An autoimmune disease is a dysfunction of the immune system in which healthy, endogenous structures - cells and organs -. are attacked. This leads to a plethora of diseases such as chronic inflammatory bowel diseases (Crohn's disease, ulcerative colitis), type-1 diabetes, multiple sclerosis and so on. In many cases, autoimmune diseases, which aren't infectious, are hereditary. The exact cause of these diseases is still unknown.
Dendritic cells belong to the defence cells of the immune system. They originate from monocytes (= a subtype of white blood cells) and can be found all over the body - especially in the gastrointestinal tract, the lungs and mucosa throughout the body.
Antigens are substances that the body recognises as foreign and triggers the formation of so-called antibodies after first contact. Typical antigens are proteins that are found on the surfaces of bacteria. Toxins, viruses and foreign blood cells can also act as antigens.
Antibodies (= immunoglobulins) are protein molecules from the family of globulins that are produced as a reaction towards foreign substances (= antigens). They are a part of the immune system and protect us against pathogens and other foreign substances. In modern medicine, antibodies are mainly used in vaccines to prevent certain diseases.
Macrophages are large, mononuclear cells of the immune system and belong to the white blood cells as so-called scavenger cells. As an important component of the immune system, they are responsible for the annihilation of invading pathogens such as bacteria, viruses and toxins.
The production of macrophages begins in the bone marrow, where the precursor cells, monocytes, are formed from stem cells. Once the monocytes reach the circulation, they differentiate into macrophages once they come into contact with cytokines - mature macrophages have a lifespan of 30-90 days.
Cytokines are messenger substances that are produced by the immune system. Cytokines trigger the differentiation and activation of the defence cells in the immune system, e.g. the differentiation of monocytes to active macrophages (= scavenger cells).
Phagocytosis is the absorption (= devouring) of small particles by certain cells - macrophages, granulocytes and dendritic cells are all capable of phagocytosis. As a part of the immune system, macrophages devour invading pathogens. Furthermore, phagocytes also eat endogenous cells that are irreversibly damaged as a part of apoptosis.
Apoptosis is the self-induced death of a cell by eukaryotic organisms. This controlled cell death is inevitable for the development and function of an organism. This allows degenerate and potentially harmful cells to be eliminated, and also controls the number of cells and, therefore, the size of tissue in the body.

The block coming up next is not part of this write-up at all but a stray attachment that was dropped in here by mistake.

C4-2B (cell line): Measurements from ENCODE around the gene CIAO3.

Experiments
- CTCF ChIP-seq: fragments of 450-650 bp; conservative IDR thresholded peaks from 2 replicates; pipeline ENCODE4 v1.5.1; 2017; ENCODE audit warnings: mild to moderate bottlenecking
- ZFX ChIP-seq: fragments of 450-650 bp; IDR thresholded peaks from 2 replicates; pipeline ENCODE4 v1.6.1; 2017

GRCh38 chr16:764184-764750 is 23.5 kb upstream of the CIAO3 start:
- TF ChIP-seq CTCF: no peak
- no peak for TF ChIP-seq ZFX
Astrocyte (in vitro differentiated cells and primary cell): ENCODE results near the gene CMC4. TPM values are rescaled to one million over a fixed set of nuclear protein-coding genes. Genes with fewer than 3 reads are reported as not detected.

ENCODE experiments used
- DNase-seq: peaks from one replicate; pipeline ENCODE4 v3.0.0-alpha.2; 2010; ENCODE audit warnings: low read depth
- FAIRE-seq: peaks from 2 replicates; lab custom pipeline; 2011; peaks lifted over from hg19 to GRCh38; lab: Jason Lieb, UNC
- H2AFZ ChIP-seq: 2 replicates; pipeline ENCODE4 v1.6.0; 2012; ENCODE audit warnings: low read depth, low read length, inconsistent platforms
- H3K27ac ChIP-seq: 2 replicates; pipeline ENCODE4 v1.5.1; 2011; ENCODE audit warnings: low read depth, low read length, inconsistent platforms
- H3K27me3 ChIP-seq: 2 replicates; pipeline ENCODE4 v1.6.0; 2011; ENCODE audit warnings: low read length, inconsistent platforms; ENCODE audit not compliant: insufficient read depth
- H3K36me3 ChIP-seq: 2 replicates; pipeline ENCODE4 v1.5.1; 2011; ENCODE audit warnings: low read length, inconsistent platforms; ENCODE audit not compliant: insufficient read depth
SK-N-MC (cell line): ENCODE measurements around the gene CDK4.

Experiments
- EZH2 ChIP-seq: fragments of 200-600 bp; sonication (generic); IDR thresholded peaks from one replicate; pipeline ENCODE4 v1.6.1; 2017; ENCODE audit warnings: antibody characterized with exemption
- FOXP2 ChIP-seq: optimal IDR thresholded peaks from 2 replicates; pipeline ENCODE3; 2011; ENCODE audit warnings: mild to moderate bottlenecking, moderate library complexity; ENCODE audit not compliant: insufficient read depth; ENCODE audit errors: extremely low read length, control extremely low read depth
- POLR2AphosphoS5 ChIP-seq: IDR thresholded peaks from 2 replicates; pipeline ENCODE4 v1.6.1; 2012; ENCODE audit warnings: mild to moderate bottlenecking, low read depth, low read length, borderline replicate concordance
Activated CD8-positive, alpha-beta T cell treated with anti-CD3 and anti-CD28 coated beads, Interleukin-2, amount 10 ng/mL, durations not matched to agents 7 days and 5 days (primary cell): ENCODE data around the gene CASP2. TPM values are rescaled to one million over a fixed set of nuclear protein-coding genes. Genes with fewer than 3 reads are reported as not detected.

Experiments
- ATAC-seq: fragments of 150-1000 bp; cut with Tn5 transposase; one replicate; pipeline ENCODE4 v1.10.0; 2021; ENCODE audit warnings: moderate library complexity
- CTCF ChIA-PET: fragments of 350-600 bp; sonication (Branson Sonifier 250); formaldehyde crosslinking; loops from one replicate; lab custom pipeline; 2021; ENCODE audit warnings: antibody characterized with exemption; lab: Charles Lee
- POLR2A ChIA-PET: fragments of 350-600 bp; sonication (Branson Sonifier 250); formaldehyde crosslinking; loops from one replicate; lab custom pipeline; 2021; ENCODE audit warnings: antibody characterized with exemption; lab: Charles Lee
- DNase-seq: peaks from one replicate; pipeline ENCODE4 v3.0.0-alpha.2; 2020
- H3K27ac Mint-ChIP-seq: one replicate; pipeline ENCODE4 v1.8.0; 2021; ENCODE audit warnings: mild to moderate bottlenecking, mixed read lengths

Neopterin is a messenger substance that is produced by endogenous cells (macrophages). Neopterin acts as an indicator for the activation of cellular defences and provides evidence for ongoing pathogenic processes in the body.
Triglycerides are dietary fats and are among the most important energy stores in the body. Triglycerides in the blood originate from food as well as the fat metabolism and can be measured medically through blood analysis. Increased triglyceride levels could be caused by a fat metabolism dysfunction or diseases such as hypothyroidism. Especially in combination with increased cholesterol levels, elevated triglyceride levels are a cardiovascular risk factor.
Adiponectin is a tissue hormone that is released by the fat cells (adipocytes) and comes in many different forms. They all have a different effect on lipid and glucose metabolism. The defective regulation of this hormone appears to play an important role in the development of the metabolic syndrome.
Interleukin-6 (IL-6) belongs to the interleukins that regulate inflammatory processes within the body. IL-6 is an inflammatory marker that is released by white blood cells at the site of infection.
Interleukin-10 is a cytokine (regulatory protein) from the family of the interleukins. It has an immunomodulating effect and plays a decisive role in restricting and suspending inflammatory processes within the human body.
IL-10 is anti-inflammatory.
Immune cells are cells within the immune system. Generally speaking, they all derive from blood stem cells and can be roughly divided into two groups: the innate and adaptive immune response. Once the cells are produced in the bone marrow, they circulate in the blood and eventually wander into the tissue. Here, they act as a sentinel and transform into further subspecies.
Leucocytes, or white blood cells, belong to the family of blood cells that can have many different functions within the human immune system. These cells are roughly divided into 3 groups: the granulocytes, lymphocytes and monocytes.
Granulocytes make up the majority of the white blood cells and play a role in the cellular immune response.
Once activated, granulocytes attack pathogens and make them harmless. During infections, poisonings and allergies, the number of granulocytes increases rapidly.